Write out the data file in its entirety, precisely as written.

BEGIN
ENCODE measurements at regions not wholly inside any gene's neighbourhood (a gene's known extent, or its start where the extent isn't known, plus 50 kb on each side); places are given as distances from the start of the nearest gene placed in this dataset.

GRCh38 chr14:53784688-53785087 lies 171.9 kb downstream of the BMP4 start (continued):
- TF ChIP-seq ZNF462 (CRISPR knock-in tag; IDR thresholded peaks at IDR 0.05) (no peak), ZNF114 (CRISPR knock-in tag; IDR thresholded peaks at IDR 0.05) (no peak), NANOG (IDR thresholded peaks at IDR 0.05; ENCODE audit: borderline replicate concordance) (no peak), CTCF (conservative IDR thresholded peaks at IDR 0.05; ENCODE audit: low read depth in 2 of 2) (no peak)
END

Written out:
ENCODE measurements at regions not wholly inside any gene's neighbourhood (a gene's known extent, or its start where the extent isn't known, plus 50 kb on each side); places are given as distances from the start of the nearest gene placed in this dataset.

GRCh38 chr14:53784688-53785087 lies 171.9 kb downstream of the BMP4 start (continued):
- TF ChIP-seq ZNF462 (CRISPR knock-in tag; IDR thresholded peaks at IDR 0.05) (no peak), ZNF114 (CRISPR knock-in tag; IDR thresholded peaks at IDR 0.05) (no peak), NANOG (IDR thresholded peaks at IDR 0.05; ENCODE audit: borderline replicate concordance) (no peak), CTCF (conservative IDR thresholded peaks at IDR 0.05; ENCODE audit: low read depth in 2 of 2) (no peak)